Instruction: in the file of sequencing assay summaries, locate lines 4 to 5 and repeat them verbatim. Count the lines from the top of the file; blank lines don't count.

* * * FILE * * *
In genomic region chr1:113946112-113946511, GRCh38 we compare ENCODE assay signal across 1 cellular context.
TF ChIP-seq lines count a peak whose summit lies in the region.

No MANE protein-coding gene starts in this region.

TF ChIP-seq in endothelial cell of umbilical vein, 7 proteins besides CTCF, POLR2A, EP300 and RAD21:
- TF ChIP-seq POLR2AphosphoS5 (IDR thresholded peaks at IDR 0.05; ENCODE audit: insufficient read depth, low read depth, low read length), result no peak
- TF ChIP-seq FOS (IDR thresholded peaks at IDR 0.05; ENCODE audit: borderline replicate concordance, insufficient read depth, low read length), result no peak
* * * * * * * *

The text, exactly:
TF ChIP-seq in endothelial cell of umbilical vein, 7 proteins besides CTCF, POLR2A, EP300 and RAD21:
- TF ChIP-seq POLR2AphosphoS5 (IDR thresholded peaks at IDR 0.05; ENCODE audit: insufficient read depth, low read depth, low read length), result no peak